Know the truth. Know where everyone is. Help us create a real life interactive Marauder's Map. Read more
This project's funding goal was not reached on May 1, 2011.
About this project
What is it?
Open AMD (Attendee Meta-Data) combines a radio frequency identification (RFID) wireless tracking system with social networking. Utilizing conference badges to track individuals’ locations in real-time, it then integrates with personal and community details (metadata). This allows for features such as recommending to users conference talks and people with related interests to increase participants’ engagement with the conference and their community. It also increases awareness of how such emerging technologies could be used for surveillance and marketing purposes.
What do I get?
We've created an RFID kit that works out of the box, in the form of a badge. It contains all the materials you need to start programming, and comes pre-loaded with firmware that works with OpenBeacon readers. Even cooler, the new system comes with an array of blinky lights (see the updates for a video), hooked into a shift register, which allows for Persistence of Vision displays. You don't even need special cables or equipment: plug the badge directly into the USB on your computer, and start hacking away.
Bonus: if you come to Chaos Computer Camp 2011 this summer, we'll give you the badge, which will be preconfigured to work on the RFID tracking system we have set up.
How can I experience it?
When the badge/kit arrives, it already works. Try it out with any 2.4 GHz RFID reader. And then try out the blinky lights. And when you're done, plug it into your computer and program your own light patterns.
The next version of our OpenAMD tracking system will be deployed at CCC Camp, a conference composed of around four thousand makers, tinkerers and hackers advocating government transparency, freedom of information, and the human right to communication. The event takes place in Germany, August 10-14, 2011. Previous versions of the project have been used at the HOPE conference in New York City in 2008 and 2010, as well as the Chaos Computer Congress in Berlin in 2006, 2007 and 2008.
What's our philosophy?
Our system intends to help us project the direction of future technologies, allowing us to create appropriate privacy strategies prior to market adoption. We view this as a valuable opportunity to teach people how these technologies work and educate the next generation about personal data privacy. We are encouraging the general public to get involved by releasing an API for programmers to develop visuals to complement our badge and by making the hardware schematics available to encourage hacking and cool modiﬁcations.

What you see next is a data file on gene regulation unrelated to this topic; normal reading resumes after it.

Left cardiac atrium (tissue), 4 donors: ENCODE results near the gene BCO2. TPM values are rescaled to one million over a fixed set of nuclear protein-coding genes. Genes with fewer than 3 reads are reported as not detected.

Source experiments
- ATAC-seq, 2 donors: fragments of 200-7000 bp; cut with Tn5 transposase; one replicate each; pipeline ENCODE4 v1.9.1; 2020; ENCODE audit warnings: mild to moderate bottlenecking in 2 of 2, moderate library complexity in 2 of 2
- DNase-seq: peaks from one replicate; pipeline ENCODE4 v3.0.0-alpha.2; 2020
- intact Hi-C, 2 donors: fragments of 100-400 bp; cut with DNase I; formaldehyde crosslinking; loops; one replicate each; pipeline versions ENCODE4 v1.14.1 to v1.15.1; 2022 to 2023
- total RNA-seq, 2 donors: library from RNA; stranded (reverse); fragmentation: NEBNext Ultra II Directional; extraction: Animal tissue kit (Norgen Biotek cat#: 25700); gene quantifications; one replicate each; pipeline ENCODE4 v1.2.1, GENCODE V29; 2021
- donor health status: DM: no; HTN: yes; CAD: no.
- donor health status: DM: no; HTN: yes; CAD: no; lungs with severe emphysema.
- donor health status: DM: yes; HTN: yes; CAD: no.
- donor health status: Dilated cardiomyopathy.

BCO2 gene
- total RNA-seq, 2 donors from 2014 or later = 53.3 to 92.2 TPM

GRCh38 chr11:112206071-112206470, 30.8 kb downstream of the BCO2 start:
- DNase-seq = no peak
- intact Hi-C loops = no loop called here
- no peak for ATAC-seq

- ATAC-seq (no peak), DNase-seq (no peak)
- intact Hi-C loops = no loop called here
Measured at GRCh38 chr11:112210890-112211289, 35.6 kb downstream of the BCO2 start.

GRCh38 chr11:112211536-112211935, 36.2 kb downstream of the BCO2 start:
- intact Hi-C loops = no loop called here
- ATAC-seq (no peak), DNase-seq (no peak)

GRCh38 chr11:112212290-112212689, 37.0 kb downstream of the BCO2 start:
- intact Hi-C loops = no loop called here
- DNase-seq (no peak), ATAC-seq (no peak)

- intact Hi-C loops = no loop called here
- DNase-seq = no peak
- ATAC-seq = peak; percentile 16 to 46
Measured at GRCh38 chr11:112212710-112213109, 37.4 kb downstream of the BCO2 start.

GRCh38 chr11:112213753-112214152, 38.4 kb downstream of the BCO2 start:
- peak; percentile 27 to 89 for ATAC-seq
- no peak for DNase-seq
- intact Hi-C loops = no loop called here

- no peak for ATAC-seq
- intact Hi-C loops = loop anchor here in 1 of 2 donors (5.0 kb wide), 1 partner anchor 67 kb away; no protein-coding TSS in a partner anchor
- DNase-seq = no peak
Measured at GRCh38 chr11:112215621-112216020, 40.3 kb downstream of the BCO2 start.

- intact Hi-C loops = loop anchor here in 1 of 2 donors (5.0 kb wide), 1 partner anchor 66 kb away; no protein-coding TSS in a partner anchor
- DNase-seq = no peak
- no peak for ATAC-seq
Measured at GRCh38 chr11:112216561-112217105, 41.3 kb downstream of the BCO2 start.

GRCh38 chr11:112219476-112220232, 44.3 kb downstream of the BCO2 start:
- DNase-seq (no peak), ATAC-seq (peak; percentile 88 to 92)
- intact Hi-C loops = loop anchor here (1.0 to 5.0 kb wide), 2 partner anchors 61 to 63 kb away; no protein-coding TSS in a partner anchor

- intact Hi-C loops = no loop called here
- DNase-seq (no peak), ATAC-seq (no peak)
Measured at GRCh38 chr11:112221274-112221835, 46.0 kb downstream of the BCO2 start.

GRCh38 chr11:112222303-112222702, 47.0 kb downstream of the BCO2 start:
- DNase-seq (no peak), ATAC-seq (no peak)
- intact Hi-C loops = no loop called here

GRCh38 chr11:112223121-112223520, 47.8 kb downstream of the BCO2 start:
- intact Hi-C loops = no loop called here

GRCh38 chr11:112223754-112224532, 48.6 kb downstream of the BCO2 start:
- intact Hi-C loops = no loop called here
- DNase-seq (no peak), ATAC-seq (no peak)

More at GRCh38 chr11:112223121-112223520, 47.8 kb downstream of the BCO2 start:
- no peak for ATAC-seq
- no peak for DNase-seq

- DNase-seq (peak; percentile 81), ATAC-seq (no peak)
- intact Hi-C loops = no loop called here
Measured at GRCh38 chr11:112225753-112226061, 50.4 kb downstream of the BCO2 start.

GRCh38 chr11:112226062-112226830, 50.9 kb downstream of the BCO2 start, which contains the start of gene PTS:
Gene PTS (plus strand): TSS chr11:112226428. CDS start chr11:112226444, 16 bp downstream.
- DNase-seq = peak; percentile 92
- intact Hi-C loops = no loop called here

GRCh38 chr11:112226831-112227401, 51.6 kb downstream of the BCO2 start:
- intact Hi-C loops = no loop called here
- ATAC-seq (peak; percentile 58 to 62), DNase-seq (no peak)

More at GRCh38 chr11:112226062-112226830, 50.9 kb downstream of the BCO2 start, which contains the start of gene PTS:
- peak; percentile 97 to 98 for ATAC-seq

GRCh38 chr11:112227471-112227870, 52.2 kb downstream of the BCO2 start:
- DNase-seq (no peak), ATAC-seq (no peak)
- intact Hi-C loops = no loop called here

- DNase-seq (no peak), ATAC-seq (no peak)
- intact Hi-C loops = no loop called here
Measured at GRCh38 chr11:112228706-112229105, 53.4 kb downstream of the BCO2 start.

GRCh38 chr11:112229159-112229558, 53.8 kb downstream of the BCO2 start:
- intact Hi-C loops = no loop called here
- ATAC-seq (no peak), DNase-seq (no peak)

What are people saying?
"Conference goers will be given unprecedented ability to connect with new people, find the talks they're most interested in attending, see what's happening and where in real time, and experience and talk about the way RFID technology is changing the world." - Cory Doctorow, Editor of BoingBoing
"Large scale high accuracy social geolocation? At your CCC camp? It's more likely than you think. We totally need these stinking badges." - Dan Kaminsky, Security Expert
"I've been tracked by this system multiple times at multiple conferences. The morse code blinking LEDs are a nice bonus. Take the battery out when you leave." - Bre Pettis, NYC Resistor & Makerbot Industries
How can I ﬁnd more information?
Have a question? If the info above doesn't help, you can ask the project creator directly.
Five contributor stickers and five pins. Great for hacker laptops!
OpenAMD badge. This guarantees you get a badge to use at the conference (we run out fast), and gives you a cool arduino compatible chip to play with if you can't make the conference.
36 backers Limited (114 left of 150)
Neighbor badge. This badge will not be sold at the conference (pre-sales only!), and gives you a chance to show fellow congoers how neighborly you are!
Two OpenAMD badges, ten stickers, and ten pins.
Five OpenAMD badges, fifty stickers, fifty pins, and a week of email support from OpenBeacon.org
- (30 days)